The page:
- Author of Waller's manuscript rewarded for helping feds (1/13/18)
- Police: Man dies from self-inflicted gunshot after standoff in south Cape (1/14/18)3
- MCA calls for protection of those found not guilty of animal abuse (1/10/18)2
- Scaling up: Long John Silver's adding an A&W (1/10/18)3
- Word to your superintendent: Glass rocks Vanilla Ice parody to announce cancellation (1/13/18)3
- Southeast to cut workforce to meet budget needs caused by state cuts (1/10/18)7
- Jackson Area Chamber of Commerce recognizes commitment to community at annual awards banquet (1/13/18)
- Church, businesses set up pop-up homeless shelter as winter storm approaches (1/12/18)1
- Plaintiffs' attorney wants jury to see basement steps at Cape courthouse (1/10/18)
- City of Oran water rates violate state law, auditors find; report details financial-management problems (1/13/18)2
Bush proposes another $100 million for education in Africa
WASHINGTON (AP) -- President Bush will propose spending an extra $100 million over five years for education in Africa, a continent he plans to visit next year.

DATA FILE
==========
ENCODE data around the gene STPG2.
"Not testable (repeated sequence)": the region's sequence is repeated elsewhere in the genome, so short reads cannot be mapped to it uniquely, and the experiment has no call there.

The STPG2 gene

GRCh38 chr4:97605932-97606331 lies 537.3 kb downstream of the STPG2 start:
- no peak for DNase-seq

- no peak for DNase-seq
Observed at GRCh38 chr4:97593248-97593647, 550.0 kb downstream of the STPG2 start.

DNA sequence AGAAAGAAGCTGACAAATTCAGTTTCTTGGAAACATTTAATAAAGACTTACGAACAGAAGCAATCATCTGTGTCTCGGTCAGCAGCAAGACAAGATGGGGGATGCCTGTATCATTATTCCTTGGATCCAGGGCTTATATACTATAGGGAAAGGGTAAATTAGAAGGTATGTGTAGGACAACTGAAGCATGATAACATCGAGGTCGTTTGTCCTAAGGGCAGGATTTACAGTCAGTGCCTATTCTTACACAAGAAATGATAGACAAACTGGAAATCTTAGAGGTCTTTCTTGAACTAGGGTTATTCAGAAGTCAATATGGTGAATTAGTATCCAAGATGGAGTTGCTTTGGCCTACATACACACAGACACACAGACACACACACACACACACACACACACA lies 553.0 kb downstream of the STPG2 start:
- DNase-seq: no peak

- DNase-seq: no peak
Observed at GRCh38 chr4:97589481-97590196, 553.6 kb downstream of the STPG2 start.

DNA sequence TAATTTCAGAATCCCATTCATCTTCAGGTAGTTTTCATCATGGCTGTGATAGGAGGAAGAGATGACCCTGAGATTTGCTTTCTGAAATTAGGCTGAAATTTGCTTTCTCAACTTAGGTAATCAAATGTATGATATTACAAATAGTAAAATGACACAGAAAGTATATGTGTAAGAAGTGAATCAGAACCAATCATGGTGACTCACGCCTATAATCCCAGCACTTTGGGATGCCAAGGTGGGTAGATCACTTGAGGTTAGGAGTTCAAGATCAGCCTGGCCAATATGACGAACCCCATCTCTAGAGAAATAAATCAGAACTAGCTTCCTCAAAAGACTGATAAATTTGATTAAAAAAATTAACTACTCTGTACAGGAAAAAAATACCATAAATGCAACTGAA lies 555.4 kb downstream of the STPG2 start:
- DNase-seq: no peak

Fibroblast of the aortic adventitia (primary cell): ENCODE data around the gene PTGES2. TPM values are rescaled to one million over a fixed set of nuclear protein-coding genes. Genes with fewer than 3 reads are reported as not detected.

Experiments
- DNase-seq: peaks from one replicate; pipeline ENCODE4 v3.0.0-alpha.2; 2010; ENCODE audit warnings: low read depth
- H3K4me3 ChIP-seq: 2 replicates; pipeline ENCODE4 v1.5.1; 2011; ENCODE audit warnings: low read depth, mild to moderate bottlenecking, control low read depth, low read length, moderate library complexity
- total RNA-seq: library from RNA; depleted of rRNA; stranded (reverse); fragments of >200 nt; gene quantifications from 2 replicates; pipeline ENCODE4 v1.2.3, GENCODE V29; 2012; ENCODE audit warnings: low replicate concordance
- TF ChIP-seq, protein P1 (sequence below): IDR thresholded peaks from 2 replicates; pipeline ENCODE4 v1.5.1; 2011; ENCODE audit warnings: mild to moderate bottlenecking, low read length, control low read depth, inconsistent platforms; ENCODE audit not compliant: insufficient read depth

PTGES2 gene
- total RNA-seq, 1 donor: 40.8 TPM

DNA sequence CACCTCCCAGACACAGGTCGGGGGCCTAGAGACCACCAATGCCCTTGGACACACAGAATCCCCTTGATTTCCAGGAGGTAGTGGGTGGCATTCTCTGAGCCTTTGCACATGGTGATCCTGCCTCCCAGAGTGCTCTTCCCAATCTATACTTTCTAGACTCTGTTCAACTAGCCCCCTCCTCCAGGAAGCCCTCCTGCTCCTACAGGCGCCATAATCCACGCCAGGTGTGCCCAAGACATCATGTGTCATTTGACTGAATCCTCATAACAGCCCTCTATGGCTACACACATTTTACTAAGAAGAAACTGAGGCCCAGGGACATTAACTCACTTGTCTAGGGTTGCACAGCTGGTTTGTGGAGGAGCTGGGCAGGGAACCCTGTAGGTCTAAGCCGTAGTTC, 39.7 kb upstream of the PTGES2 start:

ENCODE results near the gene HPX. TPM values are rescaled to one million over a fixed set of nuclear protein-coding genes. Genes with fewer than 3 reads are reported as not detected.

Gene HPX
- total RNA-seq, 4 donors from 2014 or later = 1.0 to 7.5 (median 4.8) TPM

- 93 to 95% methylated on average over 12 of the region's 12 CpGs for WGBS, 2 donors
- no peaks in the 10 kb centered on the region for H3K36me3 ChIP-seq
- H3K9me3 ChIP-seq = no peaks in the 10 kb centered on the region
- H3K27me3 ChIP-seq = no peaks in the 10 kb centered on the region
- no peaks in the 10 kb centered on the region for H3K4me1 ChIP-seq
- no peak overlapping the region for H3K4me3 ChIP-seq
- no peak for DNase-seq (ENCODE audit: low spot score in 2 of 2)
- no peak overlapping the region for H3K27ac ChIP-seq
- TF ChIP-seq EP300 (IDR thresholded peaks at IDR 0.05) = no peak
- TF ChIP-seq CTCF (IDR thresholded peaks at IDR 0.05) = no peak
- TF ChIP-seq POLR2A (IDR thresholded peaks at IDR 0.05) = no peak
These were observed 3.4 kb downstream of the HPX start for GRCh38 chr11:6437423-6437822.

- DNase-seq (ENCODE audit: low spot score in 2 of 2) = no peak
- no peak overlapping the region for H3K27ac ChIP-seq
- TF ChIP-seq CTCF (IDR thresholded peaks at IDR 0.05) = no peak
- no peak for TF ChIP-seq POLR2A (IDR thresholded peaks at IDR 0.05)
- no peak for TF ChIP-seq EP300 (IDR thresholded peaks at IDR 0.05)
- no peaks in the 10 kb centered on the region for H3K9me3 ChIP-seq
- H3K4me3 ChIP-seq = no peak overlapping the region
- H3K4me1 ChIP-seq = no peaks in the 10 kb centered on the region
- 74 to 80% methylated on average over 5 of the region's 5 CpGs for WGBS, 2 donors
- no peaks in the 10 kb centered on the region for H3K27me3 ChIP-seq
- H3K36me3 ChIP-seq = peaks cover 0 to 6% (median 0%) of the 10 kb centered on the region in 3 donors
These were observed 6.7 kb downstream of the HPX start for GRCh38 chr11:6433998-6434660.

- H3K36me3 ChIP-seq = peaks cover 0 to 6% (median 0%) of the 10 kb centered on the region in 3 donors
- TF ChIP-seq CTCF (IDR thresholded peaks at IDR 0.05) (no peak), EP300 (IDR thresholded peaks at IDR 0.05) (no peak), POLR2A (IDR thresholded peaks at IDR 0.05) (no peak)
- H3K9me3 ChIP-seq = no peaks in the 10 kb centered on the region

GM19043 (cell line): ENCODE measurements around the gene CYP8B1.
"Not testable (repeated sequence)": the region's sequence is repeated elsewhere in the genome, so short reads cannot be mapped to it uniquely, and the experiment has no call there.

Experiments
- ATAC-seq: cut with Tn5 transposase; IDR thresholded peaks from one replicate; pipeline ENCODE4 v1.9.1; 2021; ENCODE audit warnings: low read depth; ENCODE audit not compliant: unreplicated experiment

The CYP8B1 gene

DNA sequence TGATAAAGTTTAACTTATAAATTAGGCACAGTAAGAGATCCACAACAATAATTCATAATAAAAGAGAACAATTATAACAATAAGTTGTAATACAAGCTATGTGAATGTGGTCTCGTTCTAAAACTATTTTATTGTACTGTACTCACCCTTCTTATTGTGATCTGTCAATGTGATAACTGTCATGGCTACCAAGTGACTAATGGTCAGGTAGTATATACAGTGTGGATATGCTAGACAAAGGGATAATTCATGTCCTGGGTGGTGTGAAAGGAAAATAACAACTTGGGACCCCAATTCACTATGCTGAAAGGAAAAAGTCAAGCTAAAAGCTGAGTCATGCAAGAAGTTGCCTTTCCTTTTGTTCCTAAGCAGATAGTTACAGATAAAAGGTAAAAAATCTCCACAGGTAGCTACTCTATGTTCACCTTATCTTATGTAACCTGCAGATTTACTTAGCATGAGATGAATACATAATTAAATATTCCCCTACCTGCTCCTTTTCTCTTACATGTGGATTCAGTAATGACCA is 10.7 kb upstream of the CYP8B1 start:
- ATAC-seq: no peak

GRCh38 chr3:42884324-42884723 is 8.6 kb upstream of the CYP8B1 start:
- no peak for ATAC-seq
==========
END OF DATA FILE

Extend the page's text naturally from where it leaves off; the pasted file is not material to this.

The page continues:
The president plans to announce his travel plans and the new spending initiative Thursday night at a dinner in memory of the Rev. Leon Sullivan, a Philadelphia minister credited with helping end apartheid in South Africa, White House officials said.
The $100 million would double spending on a U.S. initiative for education in Africa. It is the second relatively modest investment in Africa unveiled by Bush this week as he prepares to attend a summit of industrialized nations next week.
White House press secretary Ari Fleischer said the proposed new spending will train more than 420,000 new teachers in Africa, provide more than 250,000 scholarships for girls, and, with help from historically black colleges in America, provide 4 1/2 million more textbooks for children in Africa.
Africa will be a major focus of the Group of Eight meeting that Bush attends next week in Canada.
The $10 billion U.S. foreign aid budget is the lowest among rich nations as a percentage of economic output.
The White House hopes the African initiatives ease criticism about U.S. spending while projecting a compassionate image of Bush to both foreign leaders and American voters.
On Wednesday, the president promised an extra $500 million over three years to help prevent mothers in parts of African and the Caribbean from transmitting the AIDS virus to their children.